On a probability scale the relationship is strongly nonlinear. It almost has to be, because the relationship is strong and the probabilities cover almost the full range from 0 to 1. A linear probability model can’t fit these data easily. When I tried a linear model, out of curiosity, I found that some of the modeled probabilities were out of bounds—greater than 1. I could improve the fit of the linear model by subjecting the X variable to some nonlinear transformation, but finding the right transformation isn’t trivial, and even if I found it the linear model’s ease of interpretation would be lost. It’s simpler to fit a logistic model which naturally keeps the probabilities in bounds.
To check whether your data are candidates for a linear probability model, then, a basic diagnostic is to plot the relationship between probability and log odds over the likely range of probabilities in your data. If the relationship is nearly linear, as in Figures 1 and 2, then a linear probability model will fit about as well as a logistic model, and the linear model will be faster and easier to interpret. But if the relationship is strongly nonlinear, as in Figure 3, then a linear model may fit poorly—unless your Xs are categorical.
The relationship between probability and log odds is easy to plot in a variety of software. In Stata, for example, I plotted the relationship in Figure 1 with a single command, as follows:
twoway function y=ln(x/(1-x)), range(.2 .8) xtitle(“Probability”) ytitle(“Log odds”)
I plotted Figure 2 using the same command, only changing the range to (.09 .13).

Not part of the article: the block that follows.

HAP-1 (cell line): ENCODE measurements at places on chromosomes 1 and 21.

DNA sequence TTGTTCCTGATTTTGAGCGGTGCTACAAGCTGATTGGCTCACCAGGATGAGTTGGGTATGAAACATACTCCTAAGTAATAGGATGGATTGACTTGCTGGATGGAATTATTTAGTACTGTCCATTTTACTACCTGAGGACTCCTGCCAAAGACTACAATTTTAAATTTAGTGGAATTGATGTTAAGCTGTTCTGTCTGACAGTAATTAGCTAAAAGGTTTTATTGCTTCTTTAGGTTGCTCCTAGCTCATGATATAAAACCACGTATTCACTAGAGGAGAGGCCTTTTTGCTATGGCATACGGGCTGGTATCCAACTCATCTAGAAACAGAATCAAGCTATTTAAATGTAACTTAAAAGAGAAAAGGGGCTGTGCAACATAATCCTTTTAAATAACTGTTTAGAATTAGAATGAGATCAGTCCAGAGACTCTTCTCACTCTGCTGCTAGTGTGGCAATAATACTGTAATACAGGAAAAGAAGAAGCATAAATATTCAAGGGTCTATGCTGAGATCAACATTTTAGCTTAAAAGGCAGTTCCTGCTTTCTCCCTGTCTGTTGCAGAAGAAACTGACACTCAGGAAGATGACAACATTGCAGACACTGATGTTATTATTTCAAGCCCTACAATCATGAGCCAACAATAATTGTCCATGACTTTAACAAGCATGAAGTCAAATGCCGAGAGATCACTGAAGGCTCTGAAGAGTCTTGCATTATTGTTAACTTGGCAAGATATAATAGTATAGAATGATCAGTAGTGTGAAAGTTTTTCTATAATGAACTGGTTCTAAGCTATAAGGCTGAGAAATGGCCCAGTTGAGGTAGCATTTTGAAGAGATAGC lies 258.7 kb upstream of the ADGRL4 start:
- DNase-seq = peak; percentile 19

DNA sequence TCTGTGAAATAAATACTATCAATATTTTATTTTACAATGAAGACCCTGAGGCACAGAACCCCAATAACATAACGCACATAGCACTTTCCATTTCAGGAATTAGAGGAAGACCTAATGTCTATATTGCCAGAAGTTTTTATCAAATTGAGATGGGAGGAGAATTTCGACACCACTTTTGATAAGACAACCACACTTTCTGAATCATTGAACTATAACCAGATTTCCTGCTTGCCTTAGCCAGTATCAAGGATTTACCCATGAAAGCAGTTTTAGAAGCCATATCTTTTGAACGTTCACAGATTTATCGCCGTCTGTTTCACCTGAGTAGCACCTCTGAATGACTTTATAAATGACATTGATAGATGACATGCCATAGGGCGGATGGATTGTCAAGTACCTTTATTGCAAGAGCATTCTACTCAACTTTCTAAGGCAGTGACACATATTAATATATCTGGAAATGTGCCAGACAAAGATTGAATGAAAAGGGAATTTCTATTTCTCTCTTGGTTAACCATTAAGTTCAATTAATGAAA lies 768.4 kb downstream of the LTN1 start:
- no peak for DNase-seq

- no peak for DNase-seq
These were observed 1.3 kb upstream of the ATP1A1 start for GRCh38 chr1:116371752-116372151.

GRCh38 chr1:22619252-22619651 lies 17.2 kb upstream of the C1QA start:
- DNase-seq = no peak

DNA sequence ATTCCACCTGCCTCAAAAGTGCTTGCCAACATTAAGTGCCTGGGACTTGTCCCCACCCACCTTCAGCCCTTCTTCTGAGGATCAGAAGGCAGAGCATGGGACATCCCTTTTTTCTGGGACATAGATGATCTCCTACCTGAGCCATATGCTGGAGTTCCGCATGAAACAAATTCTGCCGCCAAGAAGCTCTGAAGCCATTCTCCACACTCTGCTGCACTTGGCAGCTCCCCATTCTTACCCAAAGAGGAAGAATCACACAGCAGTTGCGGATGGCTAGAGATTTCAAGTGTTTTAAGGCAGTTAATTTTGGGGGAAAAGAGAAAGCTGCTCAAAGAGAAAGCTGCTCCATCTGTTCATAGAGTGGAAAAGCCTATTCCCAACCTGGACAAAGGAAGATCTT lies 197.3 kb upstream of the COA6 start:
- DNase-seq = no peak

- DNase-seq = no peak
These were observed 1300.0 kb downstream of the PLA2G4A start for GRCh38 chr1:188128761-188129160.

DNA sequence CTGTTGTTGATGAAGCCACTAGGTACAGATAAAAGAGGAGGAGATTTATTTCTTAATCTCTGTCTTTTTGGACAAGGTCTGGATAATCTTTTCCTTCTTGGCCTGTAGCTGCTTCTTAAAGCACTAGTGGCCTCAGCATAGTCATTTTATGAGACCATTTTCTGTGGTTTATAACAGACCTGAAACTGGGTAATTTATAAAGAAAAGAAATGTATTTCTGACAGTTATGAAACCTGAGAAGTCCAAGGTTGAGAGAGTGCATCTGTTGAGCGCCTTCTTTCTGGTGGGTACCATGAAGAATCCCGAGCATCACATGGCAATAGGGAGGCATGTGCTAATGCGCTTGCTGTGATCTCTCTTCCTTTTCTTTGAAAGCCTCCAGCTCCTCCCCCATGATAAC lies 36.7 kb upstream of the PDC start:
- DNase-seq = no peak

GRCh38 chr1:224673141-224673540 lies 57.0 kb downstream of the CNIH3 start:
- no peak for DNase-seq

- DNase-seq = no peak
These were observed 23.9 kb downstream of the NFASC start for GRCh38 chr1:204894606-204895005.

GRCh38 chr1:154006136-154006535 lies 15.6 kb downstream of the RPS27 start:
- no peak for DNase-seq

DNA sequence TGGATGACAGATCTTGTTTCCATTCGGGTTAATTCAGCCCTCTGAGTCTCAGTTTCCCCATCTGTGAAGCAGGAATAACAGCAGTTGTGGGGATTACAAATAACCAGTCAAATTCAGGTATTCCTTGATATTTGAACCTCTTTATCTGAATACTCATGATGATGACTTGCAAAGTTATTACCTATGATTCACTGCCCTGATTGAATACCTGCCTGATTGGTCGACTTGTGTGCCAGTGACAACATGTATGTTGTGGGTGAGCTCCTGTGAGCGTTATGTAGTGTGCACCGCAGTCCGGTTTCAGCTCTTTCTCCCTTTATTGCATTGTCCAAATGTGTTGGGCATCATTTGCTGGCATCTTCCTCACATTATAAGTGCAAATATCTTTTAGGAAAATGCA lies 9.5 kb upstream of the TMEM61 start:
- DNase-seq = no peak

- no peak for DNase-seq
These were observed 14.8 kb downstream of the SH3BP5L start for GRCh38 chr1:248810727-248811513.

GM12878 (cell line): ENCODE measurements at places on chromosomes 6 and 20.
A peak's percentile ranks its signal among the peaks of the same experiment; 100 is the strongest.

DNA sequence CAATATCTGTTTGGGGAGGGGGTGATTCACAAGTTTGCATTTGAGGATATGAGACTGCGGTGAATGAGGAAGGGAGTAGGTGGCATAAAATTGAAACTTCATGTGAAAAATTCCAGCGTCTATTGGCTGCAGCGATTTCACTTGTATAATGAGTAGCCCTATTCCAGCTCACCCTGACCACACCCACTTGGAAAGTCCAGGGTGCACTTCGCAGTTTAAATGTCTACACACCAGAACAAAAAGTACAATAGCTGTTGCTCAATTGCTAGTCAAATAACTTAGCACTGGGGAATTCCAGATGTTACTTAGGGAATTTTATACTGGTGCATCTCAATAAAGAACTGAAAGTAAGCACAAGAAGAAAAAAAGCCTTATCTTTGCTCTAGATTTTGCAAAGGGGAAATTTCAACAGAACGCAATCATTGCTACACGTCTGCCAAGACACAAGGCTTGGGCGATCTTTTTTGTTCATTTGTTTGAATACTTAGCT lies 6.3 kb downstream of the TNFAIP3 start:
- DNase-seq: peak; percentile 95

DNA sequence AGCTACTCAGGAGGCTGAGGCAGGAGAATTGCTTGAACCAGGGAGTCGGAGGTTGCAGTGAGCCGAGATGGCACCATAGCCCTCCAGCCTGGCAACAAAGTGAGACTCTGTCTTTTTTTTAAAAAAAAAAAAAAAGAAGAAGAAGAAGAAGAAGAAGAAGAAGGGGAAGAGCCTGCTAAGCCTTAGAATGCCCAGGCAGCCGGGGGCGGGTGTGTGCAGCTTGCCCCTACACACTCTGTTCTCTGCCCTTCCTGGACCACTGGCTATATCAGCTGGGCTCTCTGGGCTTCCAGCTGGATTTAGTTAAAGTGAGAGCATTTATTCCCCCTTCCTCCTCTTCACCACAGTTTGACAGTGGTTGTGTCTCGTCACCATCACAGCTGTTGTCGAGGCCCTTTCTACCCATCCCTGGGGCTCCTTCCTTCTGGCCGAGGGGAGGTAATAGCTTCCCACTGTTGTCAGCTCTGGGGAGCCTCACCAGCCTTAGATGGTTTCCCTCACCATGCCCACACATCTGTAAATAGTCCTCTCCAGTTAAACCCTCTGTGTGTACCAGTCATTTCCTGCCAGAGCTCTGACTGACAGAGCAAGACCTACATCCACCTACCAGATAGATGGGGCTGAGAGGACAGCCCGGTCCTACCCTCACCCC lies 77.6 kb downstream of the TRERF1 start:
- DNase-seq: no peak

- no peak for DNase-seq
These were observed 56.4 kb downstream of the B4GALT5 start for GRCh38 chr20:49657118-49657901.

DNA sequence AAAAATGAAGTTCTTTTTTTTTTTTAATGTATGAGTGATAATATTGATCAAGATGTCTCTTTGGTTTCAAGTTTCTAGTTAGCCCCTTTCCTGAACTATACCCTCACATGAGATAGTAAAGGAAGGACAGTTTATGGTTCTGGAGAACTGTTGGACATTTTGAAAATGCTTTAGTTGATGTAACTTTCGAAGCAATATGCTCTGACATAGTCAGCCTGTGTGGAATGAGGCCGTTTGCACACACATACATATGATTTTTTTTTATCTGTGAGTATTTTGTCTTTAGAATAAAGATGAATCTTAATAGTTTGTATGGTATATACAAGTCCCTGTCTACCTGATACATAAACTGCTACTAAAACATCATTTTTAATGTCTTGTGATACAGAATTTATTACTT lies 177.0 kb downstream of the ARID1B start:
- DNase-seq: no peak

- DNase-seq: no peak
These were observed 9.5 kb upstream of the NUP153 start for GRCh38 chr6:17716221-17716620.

In some situations, the relationship between probability and log odds is slightly but not severely nonlinear. Then you face a tradeoff, and your choice of model will depend on your goals. If what you mainly want is a rough but clear summary of the relationships, you might be willing to tolerate a bit of misfit and use a linear model that runs quickly and gives coefficients that are easy to interpret. But if you really want to get the probabilities just right, then you might be willing to sacrifice runtime and interpretability for better probability estimates. For example, I’ve developed financial risk models that predict the probability that a transaction is fraudulent or a borrower will default. In that situation, the coefficients are not the focus. What you really want the model to do is assign accurate probabilities to individual transactions or borrowers, and the linear model often does that poorly over the range of probabilities that are typical for a risk model. Then the logistic model is a more natural choice, although other nonlinear models, such as neural networks or classification trees, are also used.
Paul von Hippel is an Associate Professor in the LBJ School of Public Affairs at the University of Texas, Austin, with affiliations and courtesy appointments in Sociology, Population Research, and Statistics and Data Science.
Angrist, J. D., & Pischke, J.-S. (2008). Mostly Harmless Econometrics: An Empiricist’s Companion (1st ed.). Princeton University Press.
Long, J. S. (1997). Regression Models for Categorical and Limited Dependent Variables (1st ed.). Sage Publications, Inc.
Pischke, J.-S. (2012, July 9). Probit better than LPM? Retrieved from http://www.mostlyharmlesseconometrics.com/2012/07/probit-better-than-lpm/
von Hippel, P.T. & Workman, J. (2016). From Kindergarten Through Second Grade, U.S. Children’s Obesity Prevalence Grows Only During Summer Vacations. Obesity Volume 24, Issue 11, pages 2296–2300. http://onlinelibrary.wiley.com/doi/10.1002/oby.21613/full
 The relationship looked a little different in my original article on the Belmont Stakes. In that article I constrained the modeled probabilities to reflect the assumption that the probability of an upset cannot exceed n/(n-1) where n is the number of starters. I also subjected the regressor to a reciprocal transformation, but this made less of a difference to the modeled probabilities.